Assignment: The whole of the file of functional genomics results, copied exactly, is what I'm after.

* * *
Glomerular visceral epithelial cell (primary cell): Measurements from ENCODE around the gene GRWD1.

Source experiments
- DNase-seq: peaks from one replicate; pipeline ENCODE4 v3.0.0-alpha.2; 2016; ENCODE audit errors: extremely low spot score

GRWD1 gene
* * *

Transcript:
Glomerular visceral epithelial cell (primary cell): Measurements from ENCODE around the gene GRWD1.

Source experiments
- DNase-seq: peaks from one replicate; pipeline ENCODE4 v3.0.0-alpha.2; 2016; ENCODE audit errors: extremely low spot score

GRWD1 gene